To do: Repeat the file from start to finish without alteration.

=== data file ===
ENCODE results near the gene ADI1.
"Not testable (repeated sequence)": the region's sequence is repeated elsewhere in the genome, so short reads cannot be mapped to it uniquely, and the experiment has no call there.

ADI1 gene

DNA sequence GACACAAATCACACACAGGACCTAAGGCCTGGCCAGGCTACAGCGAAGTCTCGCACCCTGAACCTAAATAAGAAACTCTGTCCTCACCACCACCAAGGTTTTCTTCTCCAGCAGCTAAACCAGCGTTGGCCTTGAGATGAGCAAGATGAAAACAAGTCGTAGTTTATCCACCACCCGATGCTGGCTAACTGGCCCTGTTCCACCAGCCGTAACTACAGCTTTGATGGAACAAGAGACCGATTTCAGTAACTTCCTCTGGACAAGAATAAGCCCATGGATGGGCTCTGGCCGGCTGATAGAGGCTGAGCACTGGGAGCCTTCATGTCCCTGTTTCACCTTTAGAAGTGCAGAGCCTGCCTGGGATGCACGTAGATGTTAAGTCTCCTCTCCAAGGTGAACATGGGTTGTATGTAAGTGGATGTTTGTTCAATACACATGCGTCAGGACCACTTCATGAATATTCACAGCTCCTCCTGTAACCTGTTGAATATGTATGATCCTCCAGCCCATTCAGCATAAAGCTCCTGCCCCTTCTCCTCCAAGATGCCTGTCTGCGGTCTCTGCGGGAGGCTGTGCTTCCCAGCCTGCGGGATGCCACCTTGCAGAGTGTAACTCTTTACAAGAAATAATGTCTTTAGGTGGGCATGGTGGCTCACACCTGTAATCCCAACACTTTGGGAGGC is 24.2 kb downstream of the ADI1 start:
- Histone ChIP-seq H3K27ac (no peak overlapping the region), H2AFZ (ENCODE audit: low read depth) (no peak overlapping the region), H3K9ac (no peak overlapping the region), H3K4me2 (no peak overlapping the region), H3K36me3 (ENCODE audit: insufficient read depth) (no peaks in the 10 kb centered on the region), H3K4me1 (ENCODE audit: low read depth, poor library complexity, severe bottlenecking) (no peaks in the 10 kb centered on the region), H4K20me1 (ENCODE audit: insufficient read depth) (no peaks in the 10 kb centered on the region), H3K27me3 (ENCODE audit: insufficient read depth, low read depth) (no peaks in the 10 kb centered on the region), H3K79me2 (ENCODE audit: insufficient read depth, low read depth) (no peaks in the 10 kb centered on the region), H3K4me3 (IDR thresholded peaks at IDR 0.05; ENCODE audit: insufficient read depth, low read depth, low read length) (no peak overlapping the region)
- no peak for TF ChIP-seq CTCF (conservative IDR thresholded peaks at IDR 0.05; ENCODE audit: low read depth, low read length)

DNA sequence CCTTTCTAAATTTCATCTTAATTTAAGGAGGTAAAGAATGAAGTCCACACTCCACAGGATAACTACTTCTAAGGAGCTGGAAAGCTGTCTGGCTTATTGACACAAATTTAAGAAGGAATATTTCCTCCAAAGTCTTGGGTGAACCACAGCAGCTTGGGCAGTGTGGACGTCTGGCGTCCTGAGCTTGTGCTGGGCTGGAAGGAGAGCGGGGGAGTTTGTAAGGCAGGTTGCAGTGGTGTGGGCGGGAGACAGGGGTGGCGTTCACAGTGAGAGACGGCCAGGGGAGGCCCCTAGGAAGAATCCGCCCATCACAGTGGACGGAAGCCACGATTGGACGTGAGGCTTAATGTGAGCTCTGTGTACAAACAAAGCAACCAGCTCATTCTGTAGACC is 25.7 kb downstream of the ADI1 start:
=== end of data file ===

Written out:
ENCODE results near the gene ADI1.
"Not testable (repeated sequence)": the region's sequence is repeated elsewhere in the genome, so short reads cannot be mapped to it uniquely, and the experiment has no call there.

ADI1 gene

DNA sequence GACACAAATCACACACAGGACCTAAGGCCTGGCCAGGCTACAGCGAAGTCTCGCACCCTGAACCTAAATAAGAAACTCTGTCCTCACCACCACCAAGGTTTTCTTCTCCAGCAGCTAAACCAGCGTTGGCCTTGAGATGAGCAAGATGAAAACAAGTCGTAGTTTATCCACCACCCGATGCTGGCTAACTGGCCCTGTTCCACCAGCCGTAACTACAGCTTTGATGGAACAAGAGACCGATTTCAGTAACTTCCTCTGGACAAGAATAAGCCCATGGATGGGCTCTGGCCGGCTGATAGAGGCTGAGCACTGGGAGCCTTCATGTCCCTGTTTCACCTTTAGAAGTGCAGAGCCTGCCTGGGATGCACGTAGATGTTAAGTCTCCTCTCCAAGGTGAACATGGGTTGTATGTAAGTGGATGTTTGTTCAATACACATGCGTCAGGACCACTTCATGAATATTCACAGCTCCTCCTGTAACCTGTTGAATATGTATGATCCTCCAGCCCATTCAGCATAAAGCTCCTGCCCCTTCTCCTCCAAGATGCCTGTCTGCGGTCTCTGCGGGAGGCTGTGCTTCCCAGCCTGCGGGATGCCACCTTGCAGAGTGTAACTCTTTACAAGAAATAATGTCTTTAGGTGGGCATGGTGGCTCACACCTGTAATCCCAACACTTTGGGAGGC is 24.2 kb downstream of the ADI1 start:
- Histone ChIP-seq H3K27ac (no peak overlapping the region), H2AFZ (ENCODE audit: low read depth) (no peak overlapping the region), H3K9ac (no peak overlapping the region), H3K4me2 (no peak overlapping the region), H3K36me3 (ENCODE audit: insufficient read depth) (no peaks in the 10 kb centered on the region), H3K4me1 (ENCODE audit: low read depth, poor library complexity, severe bottlenecking) (no peaks in the 10 kb centered on the region), H4K20me1 (ENCODE audit: insufficient read depth) (no peaks in the 10 kb centered on the region), H3K27me3 (ENCODE audit: insufficient read depth, low read depth) (no peaks in the 10 kb centered on the region), H3K79me2 (ENCODE audit: insufficient read depth, low read depth) (no peaks in the 10 kb centered on the region), H3K4me3 (IDR thresholded peaks at IDR 0.05; ENCODE audit: insufficient read depth, low read depth, low read length) (no peak overlapping the region)
- no peak for TF ChIP-seq CTCF (conservative IDR thresholded peaks at IDR 0.05; ENCODE audit: low read depth, low read length)

DNA sequence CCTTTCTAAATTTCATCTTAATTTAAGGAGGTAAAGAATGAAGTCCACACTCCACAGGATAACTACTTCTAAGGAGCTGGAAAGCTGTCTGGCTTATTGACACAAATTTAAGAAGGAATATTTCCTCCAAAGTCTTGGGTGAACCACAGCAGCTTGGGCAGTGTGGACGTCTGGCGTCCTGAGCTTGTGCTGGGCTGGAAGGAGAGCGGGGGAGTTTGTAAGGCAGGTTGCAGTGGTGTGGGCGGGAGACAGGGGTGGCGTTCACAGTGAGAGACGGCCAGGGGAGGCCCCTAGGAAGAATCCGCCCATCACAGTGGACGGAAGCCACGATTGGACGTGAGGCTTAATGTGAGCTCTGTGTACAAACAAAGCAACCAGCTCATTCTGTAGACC is 25.7 kb downstream of the ADI1 start: